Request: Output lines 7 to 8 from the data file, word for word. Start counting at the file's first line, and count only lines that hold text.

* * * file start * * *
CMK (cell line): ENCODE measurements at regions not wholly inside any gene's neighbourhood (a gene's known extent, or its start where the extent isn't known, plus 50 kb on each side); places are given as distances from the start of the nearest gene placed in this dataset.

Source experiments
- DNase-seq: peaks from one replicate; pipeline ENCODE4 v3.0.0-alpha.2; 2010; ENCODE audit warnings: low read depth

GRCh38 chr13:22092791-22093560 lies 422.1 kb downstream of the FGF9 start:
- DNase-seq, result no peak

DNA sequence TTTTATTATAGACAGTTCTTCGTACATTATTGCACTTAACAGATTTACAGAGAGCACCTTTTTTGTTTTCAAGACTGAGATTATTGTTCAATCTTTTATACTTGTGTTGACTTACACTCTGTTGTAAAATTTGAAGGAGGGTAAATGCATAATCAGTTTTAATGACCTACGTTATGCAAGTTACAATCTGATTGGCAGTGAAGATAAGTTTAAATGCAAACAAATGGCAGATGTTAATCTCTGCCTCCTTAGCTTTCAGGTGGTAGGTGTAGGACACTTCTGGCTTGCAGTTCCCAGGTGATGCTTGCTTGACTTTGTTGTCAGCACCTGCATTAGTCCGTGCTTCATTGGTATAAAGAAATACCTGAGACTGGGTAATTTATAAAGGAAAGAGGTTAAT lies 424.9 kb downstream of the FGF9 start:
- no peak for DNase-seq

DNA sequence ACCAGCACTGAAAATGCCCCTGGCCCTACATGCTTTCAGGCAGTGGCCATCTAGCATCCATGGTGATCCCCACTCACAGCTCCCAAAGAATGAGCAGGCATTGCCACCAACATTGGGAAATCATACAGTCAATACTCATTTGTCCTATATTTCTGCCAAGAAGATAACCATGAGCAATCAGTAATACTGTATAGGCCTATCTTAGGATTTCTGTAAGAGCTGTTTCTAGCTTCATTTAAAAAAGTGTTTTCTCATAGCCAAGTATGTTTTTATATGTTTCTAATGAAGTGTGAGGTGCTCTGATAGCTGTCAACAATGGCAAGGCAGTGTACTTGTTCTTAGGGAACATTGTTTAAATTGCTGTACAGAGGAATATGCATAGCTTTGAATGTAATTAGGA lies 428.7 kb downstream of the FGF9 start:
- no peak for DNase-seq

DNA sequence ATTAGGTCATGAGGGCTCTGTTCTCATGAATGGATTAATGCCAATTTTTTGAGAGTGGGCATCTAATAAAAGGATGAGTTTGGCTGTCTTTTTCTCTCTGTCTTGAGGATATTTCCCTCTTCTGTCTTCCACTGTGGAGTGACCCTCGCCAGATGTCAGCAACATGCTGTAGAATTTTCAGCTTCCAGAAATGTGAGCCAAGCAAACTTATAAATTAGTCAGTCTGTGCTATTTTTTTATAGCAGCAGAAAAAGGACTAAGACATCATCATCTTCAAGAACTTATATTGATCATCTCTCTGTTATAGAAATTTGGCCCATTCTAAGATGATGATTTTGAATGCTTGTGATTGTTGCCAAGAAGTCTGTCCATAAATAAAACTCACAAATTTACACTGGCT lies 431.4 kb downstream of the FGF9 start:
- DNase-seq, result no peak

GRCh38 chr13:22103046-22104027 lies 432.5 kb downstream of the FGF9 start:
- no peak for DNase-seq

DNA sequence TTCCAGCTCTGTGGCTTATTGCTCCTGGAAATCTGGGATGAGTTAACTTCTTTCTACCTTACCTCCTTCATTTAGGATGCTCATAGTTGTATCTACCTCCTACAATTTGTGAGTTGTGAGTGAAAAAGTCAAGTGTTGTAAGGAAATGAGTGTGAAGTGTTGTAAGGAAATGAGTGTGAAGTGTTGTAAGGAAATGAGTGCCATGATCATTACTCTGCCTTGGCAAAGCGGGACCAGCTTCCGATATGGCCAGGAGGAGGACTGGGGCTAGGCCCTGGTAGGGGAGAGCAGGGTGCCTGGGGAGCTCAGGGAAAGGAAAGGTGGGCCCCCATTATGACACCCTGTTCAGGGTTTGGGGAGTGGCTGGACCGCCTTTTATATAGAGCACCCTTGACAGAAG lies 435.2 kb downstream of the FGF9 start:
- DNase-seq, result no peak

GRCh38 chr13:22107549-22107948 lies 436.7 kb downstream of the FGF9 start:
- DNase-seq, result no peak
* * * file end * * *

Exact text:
- no peak for DNase-seq

DNA sequence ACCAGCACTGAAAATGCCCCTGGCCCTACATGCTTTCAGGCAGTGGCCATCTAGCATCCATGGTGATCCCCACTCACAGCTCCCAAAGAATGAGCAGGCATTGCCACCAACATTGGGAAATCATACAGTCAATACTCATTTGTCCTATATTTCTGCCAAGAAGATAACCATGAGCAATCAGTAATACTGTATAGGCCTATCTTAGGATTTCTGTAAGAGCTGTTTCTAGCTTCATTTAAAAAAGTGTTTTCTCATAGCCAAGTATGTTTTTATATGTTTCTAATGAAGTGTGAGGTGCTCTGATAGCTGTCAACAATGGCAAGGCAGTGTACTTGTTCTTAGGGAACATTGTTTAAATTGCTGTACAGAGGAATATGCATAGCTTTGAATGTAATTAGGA lies 428.7 kb downstream of the FGF9 start: